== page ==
Food Bill changes to better protect publicFood Safety
Food Safety Minister Nikki Kaye says her proposed changes to the Food Bill will provide greater protection for the public during food safety incidents.
“Today I have written to the Chair of the Primary Production Select Committee asking the select committee to consider changes to recall provisions, following the findings of the Government Inquiry into the Whey Protein Concentrate Contamination Incident,” Ms Kaye says.
The Bill is currently before the select committee.
“The Inquiry recommended that the mandatory recall provisions in food legislation should be aligned*,” Ms Kaye says. “This is about making sure government has consistent powers to take precautionary steps where there are doubts about the safety or suitability of food.
“In nearly all cases, industry recalls food voluntarily if there is any doubt about safety.
“The reality is that the power to direct a food recall is rarely used, but it is essential to have the option to protect both consumers and the integrity of our food safety system.
“The Government accepted all 29 recommendations of the Inquiry and while the Food Bill is up for consideration it is appropriate to take the necessary steps to strengthen our food safety system.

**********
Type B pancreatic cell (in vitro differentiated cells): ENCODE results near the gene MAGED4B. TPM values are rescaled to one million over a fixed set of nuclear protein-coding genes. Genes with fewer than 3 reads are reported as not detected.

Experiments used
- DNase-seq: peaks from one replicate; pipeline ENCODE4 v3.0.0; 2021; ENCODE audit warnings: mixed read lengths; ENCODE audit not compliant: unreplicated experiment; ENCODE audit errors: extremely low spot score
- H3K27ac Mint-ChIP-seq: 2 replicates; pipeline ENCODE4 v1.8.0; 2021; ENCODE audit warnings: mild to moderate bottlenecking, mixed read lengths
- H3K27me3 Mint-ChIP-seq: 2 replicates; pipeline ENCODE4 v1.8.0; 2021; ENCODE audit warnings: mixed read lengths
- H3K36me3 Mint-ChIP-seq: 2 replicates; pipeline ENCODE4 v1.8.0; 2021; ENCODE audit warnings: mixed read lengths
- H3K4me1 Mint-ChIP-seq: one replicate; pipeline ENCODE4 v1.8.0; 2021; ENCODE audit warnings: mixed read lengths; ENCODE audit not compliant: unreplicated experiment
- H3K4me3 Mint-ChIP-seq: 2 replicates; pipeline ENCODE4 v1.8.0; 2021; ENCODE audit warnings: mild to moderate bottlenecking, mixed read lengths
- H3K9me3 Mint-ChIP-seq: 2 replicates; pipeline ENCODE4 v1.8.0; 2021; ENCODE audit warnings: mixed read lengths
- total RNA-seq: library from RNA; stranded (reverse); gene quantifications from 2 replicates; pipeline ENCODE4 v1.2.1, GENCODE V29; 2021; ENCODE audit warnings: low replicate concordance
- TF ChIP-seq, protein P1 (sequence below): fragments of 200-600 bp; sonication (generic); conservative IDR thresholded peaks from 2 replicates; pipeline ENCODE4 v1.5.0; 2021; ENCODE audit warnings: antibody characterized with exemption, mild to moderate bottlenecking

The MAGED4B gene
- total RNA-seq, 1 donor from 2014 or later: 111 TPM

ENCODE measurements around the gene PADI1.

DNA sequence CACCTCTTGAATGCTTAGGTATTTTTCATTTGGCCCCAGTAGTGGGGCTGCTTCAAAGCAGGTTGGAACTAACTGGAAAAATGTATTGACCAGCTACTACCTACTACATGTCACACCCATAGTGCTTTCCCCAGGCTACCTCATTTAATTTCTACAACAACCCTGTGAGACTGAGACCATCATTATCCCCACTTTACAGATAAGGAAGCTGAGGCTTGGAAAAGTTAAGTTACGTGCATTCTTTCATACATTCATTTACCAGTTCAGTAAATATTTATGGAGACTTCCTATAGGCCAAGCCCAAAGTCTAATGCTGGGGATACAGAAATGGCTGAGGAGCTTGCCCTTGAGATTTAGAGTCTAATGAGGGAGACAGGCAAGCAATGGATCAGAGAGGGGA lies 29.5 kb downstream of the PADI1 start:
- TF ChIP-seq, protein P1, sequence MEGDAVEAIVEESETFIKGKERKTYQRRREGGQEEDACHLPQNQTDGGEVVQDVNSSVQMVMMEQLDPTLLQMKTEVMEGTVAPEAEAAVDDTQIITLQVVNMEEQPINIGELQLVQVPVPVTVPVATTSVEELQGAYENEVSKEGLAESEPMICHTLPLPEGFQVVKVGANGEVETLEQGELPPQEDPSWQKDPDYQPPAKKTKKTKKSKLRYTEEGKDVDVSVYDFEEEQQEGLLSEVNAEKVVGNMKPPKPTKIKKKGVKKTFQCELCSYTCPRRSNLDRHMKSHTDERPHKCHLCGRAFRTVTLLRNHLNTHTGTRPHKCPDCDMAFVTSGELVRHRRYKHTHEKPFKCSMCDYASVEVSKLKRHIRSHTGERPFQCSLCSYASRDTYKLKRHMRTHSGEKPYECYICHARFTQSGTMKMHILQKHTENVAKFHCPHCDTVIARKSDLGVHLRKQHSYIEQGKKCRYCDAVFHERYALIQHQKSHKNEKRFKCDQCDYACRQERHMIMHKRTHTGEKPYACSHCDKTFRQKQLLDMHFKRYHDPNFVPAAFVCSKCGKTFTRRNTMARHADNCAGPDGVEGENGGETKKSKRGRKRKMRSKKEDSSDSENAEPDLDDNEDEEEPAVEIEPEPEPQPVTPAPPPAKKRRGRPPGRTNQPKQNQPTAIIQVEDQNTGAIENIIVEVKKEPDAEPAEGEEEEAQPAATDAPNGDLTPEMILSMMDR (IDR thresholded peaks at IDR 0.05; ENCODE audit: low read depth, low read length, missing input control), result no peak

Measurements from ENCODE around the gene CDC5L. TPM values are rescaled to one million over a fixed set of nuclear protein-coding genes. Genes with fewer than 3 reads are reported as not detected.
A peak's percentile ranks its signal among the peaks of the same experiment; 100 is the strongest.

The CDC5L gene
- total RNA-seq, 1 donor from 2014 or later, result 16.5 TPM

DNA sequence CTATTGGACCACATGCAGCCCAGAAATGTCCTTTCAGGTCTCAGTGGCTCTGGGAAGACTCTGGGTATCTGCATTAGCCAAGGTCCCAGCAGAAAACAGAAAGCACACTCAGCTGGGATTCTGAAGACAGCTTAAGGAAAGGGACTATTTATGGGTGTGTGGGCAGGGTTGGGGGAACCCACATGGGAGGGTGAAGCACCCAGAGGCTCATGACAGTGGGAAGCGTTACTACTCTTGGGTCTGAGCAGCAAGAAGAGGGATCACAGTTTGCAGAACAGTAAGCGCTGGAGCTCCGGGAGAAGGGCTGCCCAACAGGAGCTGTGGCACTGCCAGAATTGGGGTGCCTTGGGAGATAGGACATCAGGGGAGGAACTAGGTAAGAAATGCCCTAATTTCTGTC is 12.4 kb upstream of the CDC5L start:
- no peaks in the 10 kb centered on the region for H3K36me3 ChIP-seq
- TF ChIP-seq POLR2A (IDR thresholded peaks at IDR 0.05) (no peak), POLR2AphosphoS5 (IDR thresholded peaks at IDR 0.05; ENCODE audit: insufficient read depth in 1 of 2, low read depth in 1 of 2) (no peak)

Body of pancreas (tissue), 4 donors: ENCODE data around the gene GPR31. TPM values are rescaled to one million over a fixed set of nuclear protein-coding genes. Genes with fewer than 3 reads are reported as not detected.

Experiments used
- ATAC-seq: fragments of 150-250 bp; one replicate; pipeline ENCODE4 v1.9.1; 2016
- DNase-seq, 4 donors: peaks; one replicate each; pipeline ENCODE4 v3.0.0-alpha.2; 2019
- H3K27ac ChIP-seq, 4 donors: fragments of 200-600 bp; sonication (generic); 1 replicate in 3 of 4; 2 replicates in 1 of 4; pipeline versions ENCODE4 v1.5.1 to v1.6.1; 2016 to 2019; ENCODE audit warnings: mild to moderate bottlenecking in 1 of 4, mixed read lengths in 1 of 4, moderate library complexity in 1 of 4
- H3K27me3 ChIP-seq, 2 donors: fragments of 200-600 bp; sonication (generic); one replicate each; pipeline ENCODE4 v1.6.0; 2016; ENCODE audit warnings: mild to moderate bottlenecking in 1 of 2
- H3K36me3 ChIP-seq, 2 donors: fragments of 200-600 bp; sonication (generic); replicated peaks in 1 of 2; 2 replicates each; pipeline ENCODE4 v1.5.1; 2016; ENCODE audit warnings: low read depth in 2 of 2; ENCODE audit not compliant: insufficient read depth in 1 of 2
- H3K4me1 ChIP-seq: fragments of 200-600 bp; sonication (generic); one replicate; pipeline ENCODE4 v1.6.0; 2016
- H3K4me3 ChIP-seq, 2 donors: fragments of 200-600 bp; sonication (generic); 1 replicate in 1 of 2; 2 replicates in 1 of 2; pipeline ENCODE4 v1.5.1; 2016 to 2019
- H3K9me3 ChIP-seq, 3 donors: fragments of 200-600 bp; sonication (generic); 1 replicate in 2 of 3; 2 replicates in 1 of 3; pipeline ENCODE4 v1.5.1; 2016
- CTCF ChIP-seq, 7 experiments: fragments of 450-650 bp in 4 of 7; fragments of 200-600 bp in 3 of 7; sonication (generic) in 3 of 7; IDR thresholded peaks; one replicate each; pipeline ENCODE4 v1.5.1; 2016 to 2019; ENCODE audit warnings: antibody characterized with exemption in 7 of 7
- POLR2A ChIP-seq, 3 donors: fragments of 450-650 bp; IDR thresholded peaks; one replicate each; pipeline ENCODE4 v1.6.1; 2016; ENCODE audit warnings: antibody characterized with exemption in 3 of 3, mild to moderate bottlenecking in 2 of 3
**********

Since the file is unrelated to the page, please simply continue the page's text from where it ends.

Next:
“We have two pieces of legislation that are not aligned. The Animal Products Act (1999) sets a different threshold for mandatory recall than the current Food Act (1981). It makes sense that we should tidy up this discrepancy now so that all food recalls can be dealt with consistently across all food industries.
“I have also proposed that these recall provisions and other important powers that would assist in managing a food safety response are available as soon as the Food Bill is enacted, rather than waiting until the rest of the Bill comes into force in 2015.
“I believe it is important for the select committee process to allow for careful consideration of these proposals.
“We need a responsive and consistent food safety system that is trusted both at home and internationally.
“The Food Bill is a major priority for me and I feel strongly that it should pass as soon as possible this year. The current Food Act has been in place since 1981 and it is important we modernise our food legislation to match the way we now buy, produce and sell food,” Ms Kaye says.
*NB: the Government Inquiry into the Whey Protein Concentrate Contamination Incident recommended that:
Recall provisions should be revised, in particular:
- Mandatory recall provisions in food legislation should be aligned
- Voluntary recall obligations should be set out in regulations rather than in risk management programmes
- Regulations should require industry to simulate recalls, audited by verifiers
- Circumstances in which privileged statements can be made should be clarified.
The full list of recommendations and the Government’s response can be found here: http://www.beehive.govt.nz/sites/all/files/GovtresponsetableWPC.pdf